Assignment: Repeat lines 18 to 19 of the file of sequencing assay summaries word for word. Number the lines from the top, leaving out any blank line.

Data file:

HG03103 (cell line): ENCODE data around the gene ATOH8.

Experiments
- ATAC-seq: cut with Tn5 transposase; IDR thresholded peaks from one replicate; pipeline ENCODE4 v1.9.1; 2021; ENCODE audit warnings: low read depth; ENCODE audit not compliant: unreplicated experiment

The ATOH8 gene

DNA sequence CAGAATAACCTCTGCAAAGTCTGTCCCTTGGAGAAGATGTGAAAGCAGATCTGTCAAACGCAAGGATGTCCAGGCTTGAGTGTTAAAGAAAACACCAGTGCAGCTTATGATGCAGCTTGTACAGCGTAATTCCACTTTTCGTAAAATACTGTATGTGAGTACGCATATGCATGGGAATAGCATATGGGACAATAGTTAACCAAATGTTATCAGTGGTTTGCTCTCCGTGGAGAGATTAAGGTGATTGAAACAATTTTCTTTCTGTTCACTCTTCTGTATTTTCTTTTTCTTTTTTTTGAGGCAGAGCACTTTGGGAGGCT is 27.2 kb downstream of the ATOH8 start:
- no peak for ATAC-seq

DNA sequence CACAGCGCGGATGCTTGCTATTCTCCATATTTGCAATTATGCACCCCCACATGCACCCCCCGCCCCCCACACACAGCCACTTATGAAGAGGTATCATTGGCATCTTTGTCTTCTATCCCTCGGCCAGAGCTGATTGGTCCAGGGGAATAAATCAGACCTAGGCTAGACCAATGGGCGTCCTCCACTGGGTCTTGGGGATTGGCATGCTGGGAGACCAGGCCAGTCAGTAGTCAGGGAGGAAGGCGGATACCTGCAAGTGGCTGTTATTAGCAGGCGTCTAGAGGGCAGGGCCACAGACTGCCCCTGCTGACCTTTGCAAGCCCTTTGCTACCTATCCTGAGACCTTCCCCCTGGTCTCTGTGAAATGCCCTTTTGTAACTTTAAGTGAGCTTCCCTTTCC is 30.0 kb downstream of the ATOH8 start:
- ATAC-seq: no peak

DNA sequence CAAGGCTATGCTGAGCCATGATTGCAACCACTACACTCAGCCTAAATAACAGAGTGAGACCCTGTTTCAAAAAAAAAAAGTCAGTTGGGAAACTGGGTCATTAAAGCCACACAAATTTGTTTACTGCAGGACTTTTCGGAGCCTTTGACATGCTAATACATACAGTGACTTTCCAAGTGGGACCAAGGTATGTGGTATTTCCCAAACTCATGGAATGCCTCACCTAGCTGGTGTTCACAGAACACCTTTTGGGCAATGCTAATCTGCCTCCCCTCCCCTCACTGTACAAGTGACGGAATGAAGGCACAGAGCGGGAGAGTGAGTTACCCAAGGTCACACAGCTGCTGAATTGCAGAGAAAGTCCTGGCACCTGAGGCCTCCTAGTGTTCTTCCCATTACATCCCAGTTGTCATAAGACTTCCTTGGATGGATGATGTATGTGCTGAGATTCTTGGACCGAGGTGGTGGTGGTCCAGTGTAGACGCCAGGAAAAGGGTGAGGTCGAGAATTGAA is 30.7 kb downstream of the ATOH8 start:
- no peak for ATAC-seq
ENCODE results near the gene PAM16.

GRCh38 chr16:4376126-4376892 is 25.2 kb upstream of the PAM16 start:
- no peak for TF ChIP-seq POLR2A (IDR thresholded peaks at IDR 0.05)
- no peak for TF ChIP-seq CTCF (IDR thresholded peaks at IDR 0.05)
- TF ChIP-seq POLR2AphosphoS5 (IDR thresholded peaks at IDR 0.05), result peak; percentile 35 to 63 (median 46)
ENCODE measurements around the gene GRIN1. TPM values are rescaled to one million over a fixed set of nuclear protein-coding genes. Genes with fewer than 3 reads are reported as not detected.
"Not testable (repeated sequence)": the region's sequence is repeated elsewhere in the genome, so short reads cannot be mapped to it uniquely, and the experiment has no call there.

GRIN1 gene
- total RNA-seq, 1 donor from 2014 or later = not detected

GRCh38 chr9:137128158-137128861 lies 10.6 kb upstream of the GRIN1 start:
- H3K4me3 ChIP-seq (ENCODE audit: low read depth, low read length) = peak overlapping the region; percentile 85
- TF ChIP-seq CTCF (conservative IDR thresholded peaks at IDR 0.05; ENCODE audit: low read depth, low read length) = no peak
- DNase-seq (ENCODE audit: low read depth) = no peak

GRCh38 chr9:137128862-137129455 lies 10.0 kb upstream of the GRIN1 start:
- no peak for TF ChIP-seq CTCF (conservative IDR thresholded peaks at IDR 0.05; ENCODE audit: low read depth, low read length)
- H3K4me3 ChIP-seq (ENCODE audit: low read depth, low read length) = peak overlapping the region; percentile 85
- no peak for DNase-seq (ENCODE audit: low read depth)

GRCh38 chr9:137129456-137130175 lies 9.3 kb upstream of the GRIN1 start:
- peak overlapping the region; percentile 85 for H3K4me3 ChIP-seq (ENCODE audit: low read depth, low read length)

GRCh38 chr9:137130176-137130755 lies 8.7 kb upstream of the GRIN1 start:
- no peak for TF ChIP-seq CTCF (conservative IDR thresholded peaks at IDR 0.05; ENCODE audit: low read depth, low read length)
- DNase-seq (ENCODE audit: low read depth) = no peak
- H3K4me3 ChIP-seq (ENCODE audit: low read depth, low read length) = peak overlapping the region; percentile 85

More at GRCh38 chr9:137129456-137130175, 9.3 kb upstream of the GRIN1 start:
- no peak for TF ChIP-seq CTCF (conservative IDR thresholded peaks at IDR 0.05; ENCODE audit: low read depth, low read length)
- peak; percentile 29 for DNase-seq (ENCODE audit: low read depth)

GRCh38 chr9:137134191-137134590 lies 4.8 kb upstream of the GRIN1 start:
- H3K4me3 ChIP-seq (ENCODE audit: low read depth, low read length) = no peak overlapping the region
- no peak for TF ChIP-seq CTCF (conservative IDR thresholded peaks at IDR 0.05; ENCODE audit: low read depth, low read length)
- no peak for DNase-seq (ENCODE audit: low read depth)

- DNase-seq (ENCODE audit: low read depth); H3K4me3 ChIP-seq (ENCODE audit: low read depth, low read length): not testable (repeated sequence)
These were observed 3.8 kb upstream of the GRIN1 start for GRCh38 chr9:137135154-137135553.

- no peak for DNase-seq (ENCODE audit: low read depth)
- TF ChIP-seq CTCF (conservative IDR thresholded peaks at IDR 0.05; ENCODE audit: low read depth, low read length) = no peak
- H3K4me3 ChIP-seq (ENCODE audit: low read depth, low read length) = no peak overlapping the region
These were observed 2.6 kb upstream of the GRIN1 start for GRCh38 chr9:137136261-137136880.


GRIN1 gene
- total RNA-seq, 1 donor from 2014 or later = not detected